Wednesday, January 13, 2016

Mechanical vs Non-Mechanical, Keeping Myself Focused

I realized the other day that I'm really starting to appreciate role-playing games where non-mechanical statements have (or can have) mechanical effects.

Of course, once they have mechanical effects, they're not really non-mechanical statements, are they?

A few examples of this:

In 13th Age, there are two forms of non-mechanical statement available to you. Every character has One Unique Thing, and your character has Backgrounds. The One Unique Thing is something that is distinctive to your character on a global scale. "I'm the only ... " is a good way to start these. In play, these don't necessarily have a strong mechanical effect, but they are a huge part of worldbuilding for the GM. And then the Backgrounds. These take the place of skills, but instead of cherry-picking from a list of "This is what I can do," you _create_ a list of "This is what I have done." As I've mentioned before, this can also be used for worldbuilding if you have a particularly awesome background. But it also fixes the problem you run into occasionally where skills are too narrow and you don't know what will fit your character concept well. It's much easier to spend three points on "Front-line Medic" than it is to split points between skills that keep you cool under fire and allow you to tape people up.

Fate doesn't have a specific list of character traits, either. You have "aspects," which describe your character and give you a benefit when they apply (and you spend a point).  So, for example, if my character has "Front-line Medic" as an Aspect, and has the "Heal" skill, I can spend a Fate Point to get a bonus on my skill roll or to negate a penalty for taping someone up while under fire.  And - before someone takes me to task - I know there's not a Heal skill in the default skill list. By the way, you can get the Fate Core System rulebook as a "Pay What You Want" PDF on DTRPG. And "$0" is an option. If you "buy" it for $0 and later want to pay, you can go back and buy it again.

And then there is Burning Wheel. It has beliefs and instincts. Beliefs are what drives your character. They can be goals, but some of the best beliefs are simpler than that. I've spoken in the past about using your character to tell your GM (and the other players) what type of game you are interested in playing. That is what the Beliefs are in a nutshell. If your character's belief is "Cats are the devil's eyes through which he sees into this world," then you've told the GM quite a bit about your character. And you've set up quite a bit of potentially very interesting play.  Instincts, however, are much closer to what I'm talking about here.  Instincts are frequently If/Then statements. "If startled, I grab my dagger." But they can also be "Always" statements about your character, "I always sleep with a dagger under my pillow." "Never pay full price for equipment in a big city."  You can even pair them with Beliefs, "Merchants in cities always overcharge," for example. It's part of why I find The Burning Wheel so appealing. To be honest, I like the Beliefs & Instincts better than I like most of the rest of the system (and I do like most of the rest of the system).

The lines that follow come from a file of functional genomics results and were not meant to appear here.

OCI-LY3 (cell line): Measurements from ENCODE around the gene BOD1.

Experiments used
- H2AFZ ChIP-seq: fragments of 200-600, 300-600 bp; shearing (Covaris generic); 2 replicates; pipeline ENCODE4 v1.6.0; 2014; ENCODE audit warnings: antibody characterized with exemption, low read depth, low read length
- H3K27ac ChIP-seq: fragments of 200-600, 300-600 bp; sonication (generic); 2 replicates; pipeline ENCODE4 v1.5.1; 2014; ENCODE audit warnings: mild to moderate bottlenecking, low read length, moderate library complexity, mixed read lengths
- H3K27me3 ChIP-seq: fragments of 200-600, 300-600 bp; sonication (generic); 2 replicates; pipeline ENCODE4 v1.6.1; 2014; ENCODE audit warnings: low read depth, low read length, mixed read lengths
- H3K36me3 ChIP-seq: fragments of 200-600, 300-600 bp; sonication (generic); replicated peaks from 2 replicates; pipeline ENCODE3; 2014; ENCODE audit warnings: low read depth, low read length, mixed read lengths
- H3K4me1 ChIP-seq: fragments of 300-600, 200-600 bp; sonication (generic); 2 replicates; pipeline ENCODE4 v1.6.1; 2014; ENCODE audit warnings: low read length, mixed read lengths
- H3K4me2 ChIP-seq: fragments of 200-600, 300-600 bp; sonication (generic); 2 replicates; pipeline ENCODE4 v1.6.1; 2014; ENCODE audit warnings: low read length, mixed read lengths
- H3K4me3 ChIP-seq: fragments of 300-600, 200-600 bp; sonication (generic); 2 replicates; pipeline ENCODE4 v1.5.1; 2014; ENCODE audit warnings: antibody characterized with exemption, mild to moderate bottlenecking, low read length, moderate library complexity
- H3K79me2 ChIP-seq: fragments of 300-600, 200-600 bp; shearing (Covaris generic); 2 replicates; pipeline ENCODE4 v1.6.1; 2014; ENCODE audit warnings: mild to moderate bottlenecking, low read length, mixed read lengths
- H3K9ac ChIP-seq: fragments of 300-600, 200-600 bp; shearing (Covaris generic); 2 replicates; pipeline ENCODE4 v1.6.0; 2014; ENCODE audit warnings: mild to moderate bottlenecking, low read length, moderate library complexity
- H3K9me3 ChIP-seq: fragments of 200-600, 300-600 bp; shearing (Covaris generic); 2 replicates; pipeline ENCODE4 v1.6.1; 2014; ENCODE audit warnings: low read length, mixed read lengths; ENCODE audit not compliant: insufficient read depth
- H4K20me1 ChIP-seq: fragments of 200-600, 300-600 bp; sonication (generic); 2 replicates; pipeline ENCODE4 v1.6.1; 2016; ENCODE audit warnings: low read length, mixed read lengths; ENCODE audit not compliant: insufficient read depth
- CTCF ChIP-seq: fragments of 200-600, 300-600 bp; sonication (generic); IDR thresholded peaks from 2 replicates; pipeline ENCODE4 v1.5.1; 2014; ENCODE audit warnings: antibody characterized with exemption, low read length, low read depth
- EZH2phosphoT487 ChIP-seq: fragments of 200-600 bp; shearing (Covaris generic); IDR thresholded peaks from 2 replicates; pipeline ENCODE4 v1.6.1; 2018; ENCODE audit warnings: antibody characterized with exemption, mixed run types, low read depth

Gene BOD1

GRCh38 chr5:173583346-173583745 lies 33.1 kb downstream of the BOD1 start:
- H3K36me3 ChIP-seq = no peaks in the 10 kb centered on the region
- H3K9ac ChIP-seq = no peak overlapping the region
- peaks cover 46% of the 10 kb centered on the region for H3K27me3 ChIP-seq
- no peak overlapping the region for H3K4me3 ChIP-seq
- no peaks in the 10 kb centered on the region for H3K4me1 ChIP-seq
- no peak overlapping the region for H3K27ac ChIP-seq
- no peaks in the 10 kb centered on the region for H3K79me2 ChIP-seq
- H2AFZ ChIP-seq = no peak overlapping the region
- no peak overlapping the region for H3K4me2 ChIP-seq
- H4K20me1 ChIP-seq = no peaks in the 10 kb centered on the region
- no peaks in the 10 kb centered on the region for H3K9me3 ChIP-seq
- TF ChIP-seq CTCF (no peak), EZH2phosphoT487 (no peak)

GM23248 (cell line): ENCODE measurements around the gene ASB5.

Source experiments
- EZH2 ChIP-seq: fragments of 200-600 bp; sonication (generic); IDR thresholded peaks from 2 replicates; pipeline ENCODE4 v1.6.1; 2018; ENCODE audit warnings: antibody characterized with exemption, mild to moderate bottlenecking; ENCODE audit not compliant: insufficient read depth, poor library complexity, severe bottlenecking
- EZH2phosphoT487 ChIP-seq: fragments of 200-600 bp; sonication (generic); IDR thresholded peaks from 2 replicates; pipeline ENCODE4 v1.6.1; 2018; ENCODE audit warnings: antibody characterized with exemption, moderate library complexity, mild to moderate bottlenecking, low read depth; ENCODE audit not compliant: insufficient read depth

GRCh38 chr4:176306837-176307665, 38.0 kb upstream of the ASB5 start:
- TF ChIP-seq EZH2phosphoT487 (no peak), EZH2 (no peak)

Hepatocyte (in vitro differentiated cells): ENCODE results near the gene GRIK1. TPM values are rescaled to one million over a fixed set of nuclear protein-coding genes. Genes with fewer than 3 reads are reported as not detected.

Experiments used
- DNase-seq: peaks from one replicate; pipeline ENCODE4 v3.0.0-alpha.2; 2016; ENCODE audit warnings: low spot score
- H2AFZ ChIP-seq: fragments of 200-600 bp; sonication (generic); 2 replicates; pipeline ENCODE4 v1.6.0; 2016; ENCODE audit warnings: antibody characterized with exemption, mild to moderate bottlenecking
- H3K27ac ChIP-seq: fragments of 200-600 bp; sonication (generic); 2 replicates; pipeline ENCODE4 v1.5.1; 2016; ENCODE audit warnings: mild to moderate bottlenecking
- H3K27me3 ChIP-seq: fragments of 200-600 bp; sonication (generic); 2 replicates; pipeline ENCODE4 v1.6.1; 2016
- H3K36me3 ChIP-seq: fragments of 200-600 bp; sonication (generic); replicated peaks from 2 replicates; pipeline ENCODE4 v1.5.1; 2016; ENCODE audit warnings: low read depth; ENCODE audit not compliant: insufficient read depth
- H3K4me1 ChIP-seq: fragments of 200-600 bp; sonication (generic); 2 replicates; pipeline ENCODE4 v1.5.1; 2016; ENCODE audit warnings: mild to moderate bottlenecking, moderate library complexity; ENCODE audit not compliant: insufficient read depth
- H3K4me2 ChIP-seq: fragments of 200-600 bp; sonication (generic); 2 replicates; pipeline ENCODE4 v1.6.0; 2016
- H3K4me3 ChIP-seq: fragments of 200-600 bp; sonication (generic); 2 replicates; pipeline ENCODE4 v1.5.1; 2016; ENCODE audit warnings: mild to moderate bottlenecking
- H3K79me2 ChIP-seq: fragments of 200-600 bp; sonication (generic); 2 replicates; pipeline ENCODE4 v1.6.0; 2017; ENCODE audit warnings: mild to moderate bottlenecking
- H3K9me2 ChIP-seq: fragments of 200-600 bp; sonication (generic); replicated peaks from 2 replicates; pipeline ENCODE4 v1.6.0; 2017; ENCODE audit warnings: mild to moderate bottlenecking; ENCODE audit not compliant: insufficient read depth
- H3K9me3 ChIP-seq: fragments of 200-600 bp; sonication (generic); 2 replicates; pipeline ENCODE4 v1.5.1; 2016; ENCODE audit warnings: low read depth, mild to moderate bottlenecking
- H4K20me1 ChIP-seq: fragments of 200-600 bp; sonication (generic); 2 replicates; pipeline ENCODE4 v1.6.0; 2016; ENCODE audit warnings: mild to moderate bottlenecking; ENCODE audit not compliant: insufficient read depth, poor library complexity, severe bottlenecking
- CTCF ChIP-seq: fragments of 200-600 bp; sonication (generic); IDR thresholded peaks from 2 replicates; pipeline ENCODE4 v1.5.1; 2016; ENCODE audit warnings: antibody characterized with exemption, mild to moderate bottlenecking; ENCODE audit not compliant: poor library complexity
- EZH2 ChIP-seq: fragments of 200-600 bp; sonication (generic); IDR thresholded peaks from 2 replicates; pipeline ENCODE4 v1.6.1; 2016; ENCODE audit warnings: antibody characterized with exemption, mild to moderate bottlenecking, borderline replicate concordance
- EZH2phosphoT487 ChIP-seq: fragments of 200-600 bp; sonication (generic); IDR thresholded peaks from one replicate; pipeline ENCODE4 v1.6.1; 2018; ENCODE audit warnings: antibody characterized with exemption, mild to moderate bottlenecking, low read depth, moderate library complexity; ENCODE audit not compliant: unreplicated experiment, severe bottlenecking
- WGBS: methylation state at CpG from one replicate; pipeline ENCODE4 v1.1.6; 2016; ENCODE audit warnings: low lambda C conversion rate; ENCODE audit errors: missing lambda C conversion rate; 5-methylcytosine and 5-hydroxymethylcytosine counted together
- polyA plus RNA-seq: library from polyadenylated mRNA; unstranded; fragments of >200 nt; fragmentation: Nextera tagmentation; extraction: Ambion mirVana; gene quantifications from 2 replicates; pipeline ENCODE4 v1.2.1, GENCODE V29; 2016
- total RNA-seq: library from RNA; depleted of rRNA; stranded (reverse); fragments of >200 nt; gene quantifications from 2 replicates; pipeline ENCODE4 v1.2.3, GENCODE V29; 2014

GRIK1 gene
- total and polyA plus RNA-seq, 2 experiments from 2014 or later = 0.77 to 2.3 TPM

Currently, I'm playing in two games and running a third.  I'm playing in a 13th Age game, and in a Dungeons and Dragons (4th Edition) game. I'm running Legends of the Five Rings (4th Edition) game. And - in the process - I'm actually learning a lot about me as a player.  For example, I'm not an ideal player in a lot of ways.  I'm easily distracted and lack focus (which has to be frustrating for my GMs). And I'm learning to counter that. For example, in the 13th Age game, I multiclassed my character to include a class with a lot of fiddly bits that are only usable on other players' turns, which forces me to pay attention.  My D&D character is similarly active on other players' turns.  And I think that my ability to change gears at the drop of a hat is a strength as a GM, because players are the least predictable thing in any gaming situation and I need to be able to react.

Also worth noting: Two of the three products above have current Kickstarters running.

Next week, I'm going to check in on my delayed Kickstarter projects.

1 comment:

  1. Having the self-awareness to identify your blind spots as a player AND find and implement a workable solution makes you an awesome player. I could not have come up with the idea to multiclass in 13th Age, and it was brilliant.